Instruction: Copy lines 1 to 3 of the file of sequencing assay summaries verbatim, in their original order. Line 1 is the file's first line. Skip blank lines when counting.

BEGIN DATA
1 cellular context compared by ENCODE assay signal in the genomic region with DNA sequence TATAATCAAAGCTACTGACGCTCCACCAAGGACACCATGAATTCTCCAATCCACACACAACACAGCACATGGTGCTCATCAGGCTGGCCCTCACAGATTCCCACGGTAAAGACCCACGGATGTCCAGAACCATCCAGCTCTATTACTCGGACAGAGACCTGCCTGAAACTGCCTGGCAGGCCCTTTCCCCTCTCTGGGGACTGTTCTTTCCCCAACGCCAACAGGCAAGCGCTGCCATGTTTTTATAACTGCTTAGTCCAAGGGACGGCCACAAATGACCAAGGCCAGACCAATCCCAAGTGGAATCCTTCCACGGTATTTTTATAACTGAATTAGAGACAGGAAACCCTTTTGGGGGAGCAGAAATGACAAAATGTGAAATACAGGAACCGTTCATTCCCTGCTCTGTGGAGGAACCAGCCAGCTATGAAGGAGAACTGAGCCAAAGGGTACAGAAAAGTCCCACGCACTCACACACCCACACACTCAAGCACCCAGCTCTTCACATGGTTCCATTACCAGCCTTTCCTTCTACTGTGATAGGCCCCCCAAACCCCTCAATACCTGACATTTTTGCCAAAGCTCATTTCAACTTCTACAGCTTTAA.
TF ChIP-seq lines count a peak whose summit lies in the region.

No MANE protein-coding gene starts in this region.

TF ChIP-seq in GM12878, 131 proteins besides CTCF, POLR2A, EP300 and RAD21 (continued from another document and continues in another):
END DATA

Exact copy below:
1 cellular context compared by ENCODE assay signal in the genomic region with DNA sequence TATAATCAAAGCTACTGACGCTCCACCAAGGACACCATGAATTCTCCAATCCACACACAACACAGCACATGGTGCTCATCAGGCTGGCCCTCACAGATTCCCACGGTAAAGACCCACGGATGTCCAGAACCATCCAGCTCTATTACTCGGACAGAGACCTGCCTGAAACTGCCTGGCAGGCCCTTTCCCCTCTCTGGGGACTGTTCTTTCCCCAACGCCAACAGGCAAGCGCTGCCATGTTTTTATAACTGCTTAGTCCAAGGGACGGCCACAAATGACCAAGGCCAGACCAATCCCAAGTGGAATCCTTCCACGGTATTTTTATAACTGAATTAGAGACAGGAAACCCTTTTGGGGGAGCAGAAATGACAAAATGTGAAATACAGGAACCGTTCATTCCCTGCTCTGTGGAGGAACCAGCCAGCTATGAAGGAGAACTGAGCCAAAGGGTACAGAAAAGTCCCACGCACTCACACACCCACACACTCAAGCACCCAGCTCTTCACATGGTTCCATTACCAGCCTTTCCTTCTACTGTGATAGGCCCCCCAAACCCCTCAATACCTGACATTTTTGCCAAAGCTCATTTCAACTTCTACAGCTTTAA.
TF ChIP-seq lines count a peak whose summit lies in the region.

No MANE protein-coding gene starts in this region.